Medical report suggests Musharraf suffering from neuro, cardiac problems

Published April 8, 2015
Medical examinations of the former president reveal backache, neurological and cardiac problems. The non-bailable arrest warrant issued against him on April 2 by the IHC for failure to appear in court has been suspended ─ File
Medical examinations of the former president reveal backache, neurological and cardiac problems. The non-bailable arrest warrant issued against him on April 2 by the IHC for failure to appear in court has been suspended ─ File

ISLAMABAD: A nine-member medical team constituted to conduct a medical checkup of Pervez Musharraf on April 1 said in its report that the former president is suffering from backache, neurological and cardiac problems.

The Sindh government had formed a medical team on the directives of an Anti Terrorist Court (ATC) to investigate the former President's continued absence from court in the murder case of elderly Baloch leader Nawab Akbar Bugti on the pretext of medical problems.

The Director General Health Balochistan, Dr Farooq Azam presented an eight-page report on the health of Pervez Musharraf before the ATC judge, Aftab Ahmed Lone. The court accepted one day's exemption regarding the appearance of the former military ruler.

The former president is an accused in the murder of Baloch leader Nawab Akbar Bugti. Bugti was murdered in an operation in Balochistan's mountainous region of Taratani Kohlu on Aug 26, 2006. Nawabzada Jamil Akbar Bugti, the son of Nawab Akbar Bugti had nominated Musharraf, former Prime Minister Shaukat Aziz and other high ups in the murder of his father.

Jamil Bugti's lawyer, Sohail Rajput, while talking to reporters outside ATC said, "We will challenge the medical report".

Former Interior Minister, Aftab Ahmed Khan Sherpao and former Home Minister Balochistan, Mir Shoaib Nowsherwani also appeared before the court. The former ministers are also accused in the murder of Bugti.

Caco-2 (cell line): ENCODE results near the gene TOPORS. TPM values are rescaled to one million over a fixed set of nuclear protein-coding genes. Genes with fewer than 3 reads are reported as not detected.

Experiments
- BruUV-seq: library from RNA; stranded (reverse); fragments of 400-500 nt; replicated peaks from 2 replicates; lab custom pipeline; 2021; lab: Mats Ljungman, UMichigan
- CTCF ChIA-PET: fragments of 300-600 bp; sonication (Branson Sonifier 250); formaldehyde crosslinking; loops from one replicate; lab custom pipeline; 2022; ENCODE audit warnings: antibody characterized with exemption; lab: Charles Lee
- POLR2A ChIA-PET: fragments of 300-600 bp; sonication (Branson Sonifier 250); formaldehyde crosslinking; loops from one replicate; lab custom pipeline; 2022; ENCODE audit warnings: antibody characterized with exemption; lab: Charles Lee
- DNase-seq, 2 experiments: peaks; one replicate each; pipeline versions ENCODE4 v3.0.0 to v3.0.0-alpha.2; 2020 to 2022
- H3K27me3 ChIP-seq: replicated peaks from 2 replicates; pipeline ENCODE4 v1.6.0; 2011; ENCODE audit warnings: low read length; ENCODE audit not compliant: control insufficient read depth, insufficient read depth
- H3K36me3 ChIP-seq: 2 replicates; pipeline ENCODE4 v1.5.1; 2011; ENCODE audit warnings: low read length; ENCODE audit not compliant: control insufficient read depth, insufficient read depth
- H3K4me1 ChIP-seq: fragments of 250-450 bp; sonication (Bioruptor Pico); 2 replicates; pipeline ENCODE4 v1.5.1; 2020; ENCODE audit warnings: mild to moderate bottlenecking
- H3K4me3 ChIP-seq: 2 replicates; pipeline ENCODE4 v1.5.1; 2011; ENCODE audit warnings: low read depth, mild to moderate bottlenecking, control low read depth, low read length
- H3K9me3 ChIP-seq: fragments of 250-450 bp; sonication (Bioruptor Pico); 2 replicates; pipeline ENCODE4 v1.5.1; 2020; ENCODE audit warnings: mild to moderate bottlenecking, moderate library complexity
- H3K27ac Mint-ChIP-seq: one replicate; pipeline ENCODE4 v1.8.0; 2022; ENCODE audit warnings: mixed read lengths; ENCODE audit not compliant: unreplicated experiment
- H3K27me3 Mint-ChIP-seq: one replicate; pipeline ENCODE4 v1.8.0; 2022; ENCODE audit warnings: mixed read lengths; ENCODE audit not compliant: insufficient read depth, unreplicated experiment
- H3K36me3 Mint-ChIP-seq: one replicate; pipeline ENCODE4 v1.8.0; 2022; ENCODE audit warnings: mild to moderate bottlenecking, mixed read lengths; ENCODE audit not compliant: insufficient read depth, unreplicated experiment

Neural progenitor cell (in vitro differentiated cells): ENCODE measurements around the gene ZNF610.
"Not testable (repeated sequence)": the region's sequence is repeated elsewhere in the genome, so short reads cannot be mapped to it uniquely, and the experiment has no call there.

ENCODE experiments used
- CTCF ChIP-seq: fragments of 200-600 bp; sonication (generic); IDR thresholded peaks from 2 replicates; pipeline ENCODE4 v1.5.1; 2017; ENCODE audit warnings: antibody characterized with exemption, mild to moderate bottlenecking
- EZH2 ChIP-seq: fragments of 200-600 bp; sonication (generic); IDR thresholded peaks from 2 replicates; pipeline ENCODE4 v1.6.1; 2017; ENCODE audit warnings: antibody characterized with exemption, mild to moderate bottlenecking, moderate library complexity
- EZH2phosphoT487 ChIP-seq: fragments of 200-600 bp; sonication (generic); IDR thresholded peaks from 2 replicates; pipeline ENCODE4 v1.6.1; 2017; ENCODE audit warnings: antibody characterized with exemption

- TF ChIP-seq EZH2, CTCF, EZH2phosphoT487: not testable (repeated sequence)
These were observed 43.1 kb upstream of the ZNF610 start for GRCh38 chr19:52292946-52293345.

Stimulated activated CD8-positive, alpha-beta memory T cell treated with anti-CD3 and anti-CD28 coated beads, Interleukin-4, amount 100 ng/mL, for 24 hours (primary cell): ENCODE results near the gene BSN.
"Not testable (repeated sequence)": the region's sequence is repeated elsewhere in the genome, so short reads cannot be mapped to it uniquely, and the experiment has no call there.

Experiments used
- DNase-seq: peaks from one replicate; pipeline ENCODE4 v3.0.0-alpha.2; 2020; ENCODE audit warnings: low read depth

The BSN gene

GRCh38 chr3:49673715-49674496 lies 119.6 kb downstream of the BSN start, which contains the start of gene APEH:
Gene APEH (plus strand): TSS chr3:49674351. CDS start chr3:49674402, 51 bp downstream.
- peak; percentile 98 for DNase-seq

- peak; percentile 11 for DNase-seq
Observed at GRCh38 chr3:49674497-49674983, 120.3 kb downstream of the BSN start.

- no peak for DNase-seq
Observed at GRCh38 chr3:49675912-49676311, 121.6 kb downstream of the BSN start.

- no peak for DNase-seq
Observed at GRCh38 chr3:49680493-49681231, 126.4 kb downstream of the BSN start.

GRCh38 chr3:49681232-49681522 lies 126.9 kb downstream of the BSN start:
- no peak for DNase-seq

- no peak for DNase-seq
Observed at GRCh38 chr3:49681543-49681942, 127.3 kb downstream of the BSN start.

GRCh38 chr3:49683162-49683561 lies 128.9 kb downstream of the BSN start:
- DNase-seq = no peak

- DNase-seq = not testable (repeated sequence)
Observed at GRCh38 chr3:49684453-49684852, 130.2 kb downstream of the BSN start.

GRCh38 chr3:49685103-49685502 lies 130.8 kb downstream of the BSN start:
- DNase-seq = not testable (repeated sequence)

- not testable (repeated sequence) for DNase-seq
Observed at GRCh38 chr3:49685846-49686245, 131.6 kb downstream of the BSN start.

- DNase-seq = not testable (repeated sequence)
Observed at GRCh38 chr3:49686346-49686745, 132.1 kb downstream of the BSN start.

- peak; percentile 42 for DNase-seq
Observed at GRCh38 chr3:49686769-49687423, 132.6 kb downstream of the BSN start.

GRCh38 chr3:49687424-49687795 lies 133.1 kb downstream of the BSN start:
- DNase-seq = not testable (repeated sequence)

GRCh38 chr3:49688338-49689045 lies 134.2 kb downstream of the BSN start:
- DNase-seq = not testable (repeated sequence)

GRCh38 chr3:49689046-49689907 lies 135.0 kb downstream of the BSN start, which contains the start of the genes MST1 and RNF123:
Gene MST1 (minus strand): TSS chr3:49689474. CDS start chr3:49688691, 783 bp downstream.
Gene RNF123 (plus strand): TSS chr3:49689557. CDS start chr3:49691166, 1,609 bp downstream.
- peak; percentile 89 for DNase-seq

The ATC judge rejected the applications of both ministers for permanent exemptions from appearance in the case. "We will challenge the order of the ATC in high court," Sherpao told reporters outside the court. The case was adjourned till April 22.

Read more: Arrest warrants for Musharraf issued

Non-bailable arrest warrant for Musharraf suspended by IHC

The Islamabad High Court (IHC) today also suspended the non-bailable arrest warrant of Musharraf issued by an additional sessions judge in an ongoing case pertaining to the murder of former Lal Masjid cleric Ghazi Abdul Rasheed.

IHC Justice Noorul Haq N Qureshi directed Pervez Musharraf to appear before the additional sessions judge on April 27, 2015.

Justice Qureshi also directed the counsel of the former president to submit an affidavit regarding the appearance of his client.

On April 3, Former president Pervez Musharraf challenged the non-bailable arrest warrants issued in his name by Additional District and Sessions Judge Wajid Ali Khan on April 2 over Musharraf’s failure to appear in court despite repeated summons.

On April 1, the former president was finally examined by the medical board, after two previous attempts by the board, for which he did not turn up before the board members at the Sindh Services’ Hospital (SSH), citing security reasons.

Musharraf's counsel has previously excused the former president's absence in court due to medical conditions that allegedly render him unfit to travel.

Aabpara Police had, in Sept 2013, registered an FIR against Gen (r) Musharraf for his alleged role in the murder of Lal Masjid cleric Abdul Rasheed Ghazi and a member of his family. The case was registered on the orders of the IHC, on a petition filed by Haroonur Rashid, the cleric’s son.

The former military ruler was booked under sections 302 and 109 of the Pakistan Penal Code (PPC), relating to murder and abetment.

Read more: Court issues arrest warrant for Musharraf in Lal Masjid case

Musharraf faces a string of court cases dating back to his 1999-2008 rule, including the death of Ghazi, one of more than 100 people killed after Pakistani troops stormed Lal Masjid in Islamabad on July 10, 2007.

The mosque was the scene of a week-long military siege against radicals that unleashed a wave of militant attacks across Pakistan.

Musharraf also faces treason charges over his imposition of emergency rule in 2007 – a historic first in a country ruled for half its existence by the military.

He further faces murder accusations over the 2007 assassination of former Prime Minister Benazir Bhutto.

Read more: APML to take part in LG polls, says Musharraf

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